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Simone Del Rosario:

Whatever happened to that recession? Now, I’m not asking for it. I’m just saying that several months ago, top economists predicted that we’d be in it right now. Instead, today, consumer confidence is at a two-year high. Unemployment is still well below 4%. And now the majority of business economists say the odds of a near-term recession, that is sometime in the next year, are 50% or less. Now we’ve got a huge week in business from the Fed to GDP to inflation numbers and then to those earnings. And we also have the head of US regional economics at Fitch ratings, Olu Sonola, here to break it all down for us. Olu, Fitch was among those predicting that we’d be in a recession at this time. Do you still predict that happening in the next year?

 

Olu Sonola:

We actually still, and thank you for having me, we still do have it on the cards. We actually, we pushed it forward to the end of the year. So we’re still looking at a very mild recession, I have to add, at the end of the fourth quarter into the first quarter of 2024. But the bottom line really is that this is a very resilient economy and the strength of the labor market has surprised everybody. And there’s a possibility that may actually continue, even though we think the labor markets would weaken from the third quarter going out through to 2024.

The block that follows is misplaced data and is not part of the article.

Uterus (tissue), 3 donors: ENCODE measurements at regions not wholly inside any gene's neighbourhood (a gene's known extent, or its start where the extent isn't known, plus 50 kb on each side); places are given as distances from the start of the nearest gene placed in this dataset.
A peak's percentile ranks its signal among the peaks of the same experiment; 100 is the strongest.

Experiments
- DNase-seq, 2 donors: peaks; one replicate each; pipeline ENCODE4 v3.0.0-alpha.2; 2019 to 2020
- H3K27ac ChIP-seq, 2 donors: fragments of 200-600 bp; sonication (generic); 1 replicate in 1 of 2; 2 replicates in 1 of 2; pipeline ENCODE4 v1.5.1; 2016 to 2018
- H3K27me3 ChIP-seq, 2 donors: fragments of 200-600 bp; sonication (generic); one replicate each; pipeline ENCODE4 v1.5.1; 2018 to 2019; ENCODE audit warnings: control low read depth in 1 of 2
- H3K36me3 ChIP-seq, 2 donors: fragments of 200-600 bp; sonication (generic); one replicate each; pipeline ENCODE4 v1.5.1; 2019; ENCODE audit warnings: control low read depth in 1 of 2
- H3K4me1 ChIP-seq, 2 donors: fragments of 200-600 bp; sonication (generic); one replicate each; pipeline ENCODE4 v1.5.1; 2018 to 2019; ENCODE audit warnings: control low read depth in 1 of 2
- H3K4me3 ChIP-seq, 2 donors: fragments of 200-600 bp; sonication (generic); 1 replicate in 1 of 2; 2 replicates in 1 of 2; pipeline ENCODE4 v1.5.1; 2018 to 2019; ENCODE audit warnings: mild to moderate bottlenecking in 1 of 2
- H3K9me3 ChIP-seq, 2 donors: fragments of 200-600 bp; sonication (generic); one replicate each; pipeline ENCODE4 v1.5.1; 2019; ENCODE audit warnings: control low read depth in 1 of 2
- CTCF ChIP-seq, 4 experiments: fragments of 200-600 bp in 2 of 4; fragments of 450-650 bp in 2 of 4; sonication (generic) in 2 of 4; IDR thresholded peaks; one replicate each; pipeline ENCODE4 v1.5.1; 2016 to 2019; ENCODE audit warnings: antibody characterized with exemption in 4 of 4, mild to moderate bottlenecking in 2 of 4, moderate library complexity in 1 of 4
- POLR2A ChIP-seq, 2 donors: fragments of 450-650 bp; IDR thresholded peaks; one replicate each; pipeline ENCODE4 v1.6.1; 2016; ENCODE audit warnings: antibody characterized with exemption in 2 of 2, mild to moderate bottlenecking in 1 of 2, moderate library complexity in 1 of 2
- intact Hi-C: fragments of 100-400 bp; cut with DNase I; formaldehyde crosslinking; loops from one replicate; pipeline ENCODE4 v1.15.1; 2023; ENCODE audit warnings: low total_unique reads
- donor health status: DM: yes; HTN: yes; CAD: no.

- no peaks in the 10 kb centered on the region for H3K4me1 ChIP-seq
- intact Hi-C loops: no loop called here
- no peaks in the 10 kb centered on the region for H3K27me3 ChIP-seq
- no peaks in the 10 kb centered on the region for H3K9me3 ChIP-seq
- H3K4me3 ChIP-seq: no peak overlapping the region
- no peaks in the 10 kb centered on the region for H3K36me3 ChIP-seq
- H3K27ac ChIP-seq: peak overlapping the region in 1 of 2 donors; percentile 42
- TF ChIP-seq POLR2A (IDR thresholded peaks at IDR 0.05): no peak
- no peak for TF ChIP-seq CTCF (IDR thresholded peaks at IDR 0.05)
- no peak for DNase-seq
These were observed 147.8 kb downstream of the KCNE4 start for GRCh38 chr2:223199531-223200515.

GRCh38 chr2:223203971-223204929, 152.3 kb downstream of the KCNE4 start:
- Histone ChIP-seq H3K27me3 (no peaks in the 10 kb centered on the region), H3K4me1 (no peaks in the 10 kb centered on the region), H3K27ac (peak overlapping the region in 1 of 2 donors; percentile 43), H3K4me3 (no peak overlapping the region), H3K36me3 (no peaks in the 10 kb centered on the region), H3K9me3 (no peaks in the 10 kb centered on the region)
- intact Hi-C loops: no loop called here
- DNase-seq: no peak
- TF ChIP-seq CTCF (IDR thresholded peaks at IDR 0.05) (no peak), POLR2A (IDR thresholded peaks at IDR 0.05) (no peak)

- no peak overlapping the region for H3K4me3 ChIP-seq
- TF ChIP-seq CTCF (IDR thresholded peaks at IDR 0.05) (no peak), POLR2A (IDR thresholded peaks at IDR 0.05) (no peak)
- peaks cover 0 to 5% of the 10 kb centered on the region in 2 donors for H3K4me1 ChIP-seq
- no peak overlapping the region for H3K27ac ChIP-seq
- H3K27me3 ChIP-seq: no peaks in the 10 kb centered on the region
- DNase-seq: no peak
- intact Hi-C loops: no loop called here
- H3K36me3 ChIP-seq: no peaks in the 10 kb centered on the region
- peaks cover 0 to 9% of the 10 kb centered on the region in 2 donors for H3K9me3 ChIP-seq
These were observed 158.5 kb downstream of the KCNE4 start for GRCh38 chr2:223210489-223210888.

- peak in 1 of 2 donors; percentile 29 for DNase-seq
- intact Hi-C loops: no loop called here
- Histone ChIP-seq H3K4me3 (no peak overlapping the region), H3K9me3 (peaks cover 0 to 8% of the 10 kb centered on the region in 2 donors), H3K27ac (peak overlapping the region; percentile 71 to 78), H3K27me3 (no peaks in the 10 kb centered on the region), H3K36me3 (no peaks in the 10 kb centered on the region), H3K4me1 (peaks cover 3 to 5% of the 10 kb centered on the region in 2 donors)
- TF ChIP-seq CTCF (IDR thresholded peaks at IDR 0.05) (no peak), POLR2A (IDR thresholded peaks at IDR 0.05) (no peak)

Simone Del Rosario:

So what sort of figures are you looking at if this is a mild recession? What does unemployment look like?

 

Olu Sonola:

We think unemployment will be in the 4% region by the end of the year because we think the labor market would weaken, particularly in the fourth quarter of the year. And we think, you know, ultimately we’ll top out in the 5% range, right about around 5% at the end of 2024. Given where we are, 3.6%, that may seem high, but I think the reality is that we think consumer spending will slow. towards the end of the year. I think income growth will also slow, giving higher unemployment towards the end of the year. We think we’ll see a weaker economy at the end of this year into next year.

 

Simone Del Rosario:

And of course, one of the biggest things is putting pressure on this economy right now is the Fed’s rate hike campaign. We’ve got a decision on Wednesday, seems all but assured they’re going to be raising that rate again. Is this it? 

 

Olu Sonola:

It seems like it may be one and done, because inflation numbers have been surprisingly lower than expected. We’re at 3% now. Nobody actually thought we’d be at 3% this quickly, given where we are. And even the month on month is also cooperating. But I think the Fed will be paying a lot more attention to core inflation, which is still more than double its target. They tend to strip out, prefer stripping our energy and food. And core inflation now is very close to five. It’s still more than double their target. So as long as that’s still above three, I think you cannot completely rule out another hike. They’re probably going to be data driven over the next couple of months to see if that downward trajectory continues.

 

Simone Del Rosario: